Aug 19, 2010

How Do You Measure Success?

Abigail and Dolley readers, I resigned from my job this week.  I procured a better opportunity and have decided to move on, but the sadness that goes with departing is always something you have to deal with and this one was really tough.  You see, I am not your typical corporate executive;  SHOCKING, huh?  I love "my people", I sincerely do. 

For many years I prayed, "Lord, please give me a ministry."  I wanted to do something grand and honestly, I think I was really praying, "Lord, get me out of Corporate America."  Day after day, I headed to the office not satisfied but obligated to my family to make a living.  To that point, I had enjoyed moderate success in my career but had stagnated for several years after the birth of my son.  I plugged along and was biding my time waiting on the Lord to move and to move me.

One morning, getting into my car in the garage I prayed the prayer again, "Lord, please give me a ministry."  As clearly as if He was in the room with me, He replied, "I already have."  I was stunned!  All the way to work that day, the words kept rolling around in my head.  This wasn't going to be some grand ministry to feed the homeless or go to Rwanda, this was simply being Christ to those I worked with and giving of myself to them.  I had been doing that for years but just thought it was WHO I was, nothing grand, just being myself.  From that day forward, I looked at my work differently, I looked at my people differently.

I do not proselytize at work, unless someone seeks me out in that area.  I just do the right thing, care about their lives, and try to honor Jesus in all that I do.  I am so flawed, but the Lord uses that to draw folks to me.  I am a contradiction - I am an on fire Christian but I cuss like a sailor.  I am extremely professional and can play the game yet I tell funny stories, loudly.  I am serious about my work, yet I laugh constantly.  I write well and communicate better than most but I do not send rah rah corporate messages and hold stupid meetings to simply hear myself talk.  I will wear a business suit and stripper shoes.  I work hard, but only 40 hours a week.  I am ALWAYS late.  I make mistakes and will share them with my staff and laugh about how silly it was and how embarrassed I am.  I will bust their asses when they screw up and hold them when they cry about a situation at home.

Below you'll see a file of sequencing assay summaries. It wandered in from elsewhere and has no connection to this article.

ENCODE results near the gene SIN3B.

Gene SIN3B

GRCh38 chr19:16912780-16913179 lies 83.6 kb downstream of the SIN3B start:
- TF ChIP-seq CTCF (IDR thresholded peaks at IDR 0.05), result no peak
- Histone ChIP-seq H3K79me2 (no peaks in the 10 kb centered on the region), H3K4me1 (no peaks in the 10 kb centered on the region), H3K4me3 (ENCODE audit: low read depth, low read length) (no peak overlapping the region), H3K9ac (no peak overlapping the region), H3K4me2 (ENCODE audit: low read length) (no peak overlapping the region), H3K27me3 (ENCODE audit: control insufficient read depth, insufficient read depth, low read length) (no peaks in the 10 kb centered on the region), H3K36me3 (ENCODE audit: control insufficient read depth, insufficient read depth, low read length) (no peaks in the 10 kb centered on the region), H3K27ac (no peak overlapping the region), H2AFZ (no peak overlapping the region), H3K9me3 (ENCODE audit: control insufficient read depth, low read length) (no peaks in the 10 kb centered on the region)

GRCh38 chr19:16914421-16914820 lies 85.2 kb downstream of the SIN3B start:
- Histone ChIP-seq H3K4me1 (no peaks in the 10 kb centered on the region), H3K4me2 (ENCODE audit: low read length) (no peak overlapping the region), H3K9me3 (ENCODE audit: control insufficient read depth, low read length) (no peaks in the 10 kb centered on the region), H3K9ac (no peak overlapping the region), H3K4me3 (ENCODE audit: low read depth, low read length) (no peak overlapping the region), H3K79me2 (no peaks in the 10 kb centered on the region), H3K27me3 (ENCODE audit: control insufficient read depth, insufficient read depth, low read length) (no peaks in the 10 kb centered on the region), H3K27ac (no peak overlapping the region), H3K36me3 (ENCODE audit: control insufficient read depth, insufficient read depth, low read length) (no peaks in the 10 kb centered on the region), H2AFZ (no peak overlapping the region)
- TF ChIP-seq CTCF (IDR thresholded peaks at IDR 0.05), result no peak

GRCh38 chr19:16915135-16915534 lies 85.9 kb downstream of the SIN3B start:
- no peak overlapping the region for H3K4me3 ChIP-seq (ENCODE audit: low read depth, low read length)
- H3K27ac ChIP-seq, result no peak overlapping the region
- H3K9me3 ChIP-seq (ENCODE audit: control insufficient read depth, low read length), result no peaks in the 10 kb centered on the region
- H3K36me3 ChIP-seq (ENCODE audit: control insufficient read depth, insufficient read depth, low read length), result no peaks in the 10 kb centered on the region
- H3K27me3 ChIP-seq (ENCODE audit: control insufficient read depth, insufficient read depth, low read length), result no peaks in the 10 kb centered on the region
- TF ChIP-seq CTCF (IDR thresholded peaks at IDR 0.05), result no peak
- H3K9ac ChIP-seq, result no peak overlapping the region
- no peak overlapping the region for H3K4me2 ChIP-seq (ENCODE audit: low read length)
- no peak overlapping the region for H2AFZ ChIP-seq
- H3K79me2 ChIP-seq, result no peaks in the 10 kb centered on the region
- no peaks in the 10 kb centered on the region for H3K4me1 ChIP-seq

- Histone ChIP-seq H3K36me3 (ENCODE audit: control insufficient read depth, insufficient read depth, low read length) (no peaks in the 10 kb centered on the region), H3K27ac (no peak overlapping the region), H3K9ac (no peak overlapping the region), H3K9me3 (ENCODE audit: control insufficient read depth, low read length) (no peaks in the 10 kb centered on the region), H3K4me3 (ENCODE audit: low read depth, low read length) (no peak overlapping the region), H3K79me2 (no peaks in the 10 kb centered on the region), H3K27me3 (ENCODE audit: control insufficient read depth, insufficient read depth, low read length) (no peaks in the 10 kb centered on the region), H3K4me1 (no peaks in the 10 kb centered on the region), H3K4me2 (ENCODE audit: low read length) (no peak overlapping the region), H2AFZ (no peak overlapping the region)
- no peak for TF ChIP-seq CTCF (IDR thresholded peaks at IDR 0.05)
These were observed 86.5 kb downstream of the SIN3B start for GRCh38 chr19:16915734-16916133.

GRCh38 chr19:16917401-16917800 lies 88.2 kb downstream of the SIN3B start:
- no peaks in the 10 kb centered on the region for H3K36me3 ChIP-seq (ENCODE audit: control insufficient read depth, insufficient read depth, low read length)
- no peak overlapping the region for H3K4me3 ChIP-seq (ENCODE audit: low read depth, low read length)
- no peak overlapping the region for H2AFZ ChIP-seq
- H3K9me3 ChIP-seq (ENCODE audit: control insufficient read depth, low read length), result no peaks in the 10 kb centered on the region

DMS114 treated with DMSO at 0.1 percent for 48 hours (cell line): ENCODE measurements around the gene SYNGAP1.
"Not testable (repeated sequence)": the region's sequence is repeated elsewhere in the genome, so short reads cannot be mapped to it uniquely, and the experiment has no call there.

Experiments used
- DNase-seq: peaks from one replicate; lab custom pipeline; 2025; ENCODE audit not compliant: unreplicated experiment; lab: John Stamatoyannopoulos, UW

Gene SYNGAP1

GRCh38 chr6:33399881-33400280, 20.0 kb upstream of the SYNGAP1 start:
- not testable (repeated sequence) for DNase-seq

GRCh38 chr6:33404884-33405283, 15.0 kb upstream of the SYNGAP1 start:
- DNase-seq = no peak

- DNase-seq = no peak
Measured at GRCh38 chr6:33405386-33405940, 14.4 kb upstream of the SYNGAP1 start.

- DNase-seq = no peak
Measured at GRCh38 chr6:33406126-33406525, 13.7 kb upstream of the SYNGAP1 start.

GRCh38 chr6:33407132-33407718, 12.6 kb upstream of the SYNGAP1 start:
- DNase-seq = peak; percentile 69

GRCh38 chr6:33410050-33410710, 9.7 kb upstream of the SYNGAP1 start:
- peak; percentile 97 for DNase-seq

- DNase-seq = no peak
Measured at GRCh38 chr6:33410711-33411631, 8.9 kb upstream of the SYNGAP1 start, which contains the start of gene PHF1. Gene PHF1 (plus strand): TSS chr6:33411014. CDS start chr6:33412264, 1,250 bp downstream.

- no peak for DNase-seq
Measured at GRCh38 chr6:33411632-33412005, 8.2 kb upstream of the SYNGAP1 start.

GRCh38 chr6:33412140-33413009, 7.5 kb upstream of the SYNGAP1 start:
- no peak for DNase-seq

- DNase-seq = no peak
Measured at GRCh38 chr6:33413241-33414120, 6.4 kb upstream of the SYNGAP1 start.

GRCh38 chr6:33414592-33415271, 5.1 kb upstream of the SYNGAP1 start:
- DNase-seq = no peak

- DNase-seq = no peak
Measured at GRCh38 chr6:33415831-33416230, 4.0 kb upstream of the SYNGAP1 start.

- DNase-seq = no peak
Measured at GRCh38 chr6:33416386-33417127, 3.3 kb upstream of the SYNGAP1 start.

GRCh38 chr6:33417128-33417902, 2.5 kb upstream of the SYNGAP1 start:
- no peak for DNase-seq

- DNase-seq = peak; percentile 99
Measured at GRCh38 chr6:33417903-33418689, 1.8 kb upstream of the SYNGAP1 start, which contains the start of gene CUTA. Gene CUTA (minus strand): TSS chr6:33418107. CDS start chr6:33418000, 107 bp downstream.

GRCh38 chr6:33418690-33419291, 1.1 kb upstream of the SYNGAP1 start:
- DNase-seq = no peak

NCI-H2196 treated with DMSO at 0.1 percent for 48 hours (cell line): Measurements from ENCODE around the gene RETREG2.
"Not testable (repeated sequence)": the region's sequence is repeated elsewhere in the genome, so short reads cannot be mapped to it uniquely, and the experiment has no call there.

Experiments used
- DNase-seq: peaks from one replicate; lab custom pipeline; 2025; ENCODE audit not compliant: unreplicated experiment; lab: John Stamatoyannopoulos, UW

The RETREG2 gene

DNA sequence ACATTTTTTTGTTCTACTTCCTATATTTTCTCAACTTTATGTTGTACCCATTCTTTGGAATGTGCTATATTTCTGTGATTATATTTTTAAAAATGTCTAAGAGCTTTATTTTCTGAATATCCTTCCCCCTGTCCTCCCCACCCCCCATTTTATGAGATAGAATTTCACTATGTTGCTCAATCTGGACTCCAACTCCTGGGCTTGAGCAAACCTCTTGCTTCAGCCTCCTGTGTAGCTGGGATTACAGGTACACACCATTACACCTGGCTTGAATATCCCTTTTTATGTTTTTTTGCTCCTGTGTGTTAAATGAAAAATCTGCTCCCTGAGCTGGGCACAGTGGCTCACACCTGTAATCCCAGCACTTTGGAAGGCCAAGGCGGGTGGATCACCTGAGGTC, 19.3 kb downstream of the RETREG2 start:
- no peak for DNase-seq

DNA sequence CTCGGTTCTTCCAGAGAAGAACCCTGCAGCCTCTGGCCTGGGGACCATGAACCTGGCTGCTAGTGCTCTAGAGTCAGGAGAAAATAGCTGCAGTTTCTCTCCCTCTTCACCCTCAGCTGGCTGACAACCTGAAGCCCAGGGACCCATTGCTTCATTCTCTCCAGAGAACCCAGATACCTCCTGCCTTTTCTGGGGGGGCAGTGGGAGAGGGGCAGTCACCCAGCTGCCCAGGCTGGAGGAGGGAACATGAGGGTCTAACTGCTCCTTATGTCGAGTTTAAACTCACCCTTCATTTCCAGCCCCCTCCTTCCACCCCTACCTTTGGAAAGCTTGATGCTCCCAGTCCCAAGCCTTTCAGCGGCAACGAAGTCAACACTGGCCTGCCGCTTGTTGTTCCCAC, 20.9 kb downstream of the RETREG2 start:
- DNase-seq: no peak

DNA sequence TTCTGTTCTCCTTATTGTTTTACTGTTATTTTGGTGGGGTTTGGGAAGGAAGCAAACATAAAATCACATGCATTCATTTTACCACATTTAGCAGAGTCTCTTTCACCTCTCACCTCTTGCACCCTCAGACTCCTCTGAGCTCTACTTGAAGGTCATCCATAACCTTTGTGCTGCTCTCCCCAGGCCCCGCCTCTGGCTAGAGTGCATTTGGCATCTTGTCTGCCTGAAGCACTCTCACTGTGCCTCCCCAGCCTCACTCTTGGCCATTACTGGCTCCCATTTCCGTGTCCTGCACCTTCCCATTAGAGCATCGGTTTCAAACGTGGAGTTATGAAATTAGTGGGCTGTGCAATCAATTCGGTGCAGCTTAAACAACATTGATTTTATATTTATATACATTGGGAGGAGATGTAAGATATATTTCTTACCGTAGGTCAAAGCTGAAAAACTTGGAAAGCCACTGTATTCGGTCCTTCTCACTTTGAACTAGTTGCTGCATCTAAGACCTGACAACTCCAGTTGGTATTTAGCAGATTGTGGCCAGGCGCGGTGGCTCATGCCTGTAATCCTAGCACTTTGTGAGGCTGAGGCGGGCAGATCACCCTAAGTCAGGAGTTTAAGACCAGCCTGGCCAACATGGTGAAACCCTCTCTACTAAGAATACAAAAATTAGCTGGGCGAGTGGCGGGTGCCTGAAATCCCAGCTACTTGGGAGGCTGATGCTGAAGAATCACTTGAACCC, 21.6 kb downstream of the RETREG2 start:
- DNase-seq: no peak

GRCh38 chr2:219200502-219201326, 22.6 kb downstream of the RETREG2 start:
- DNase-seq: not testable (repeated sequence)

The company I worked for, when I got my "ministry" from the Lord, did not value all of the crazy contradictions that made me who I am, but I cannot be anything other than that, so needless to say, I would have been stuck in a corner in middle management forever if I hadn't left.  Whilst I was still there, my boss attended some motivational seminar and returned with these words on his lips, "How do you measure success?"

He was all over the place with this buzz phrase, popping into my office unexpectedly to blurt out this question and then pop out again.  I must confess I rolled my eyes because we were drowning in work and the sarcastic side of me wanted to say something like, "When I get you to quit spouting this stupid shit and let me hire somebody."  I never took it seriously.

As it happens though, when I resigned from that job, all but one came into my office, hugged my neck and cried.  They told me how much they had enjoyed working with me, how much I had taught them, and how much they loved me.  They told funny stories about me and teased me about things I had done and said that touched them.  Sitting in the parking lot, crying the night I left, I realized THAT is how I measure success.  I am blessed to have encountered the same reaction yesterday as I departed a job that I have truly loved.

This time was a bit different, though.  This time, I had been the leader not merely a supervisor.  This time, I had been able to create a "Dolley Madison" culture and environment and my folks responded in kind.  I am touched and humbled by their outpouring of love and support.  If I never do another thing in my corporate life, I can honestly say, THAT is how I measure success.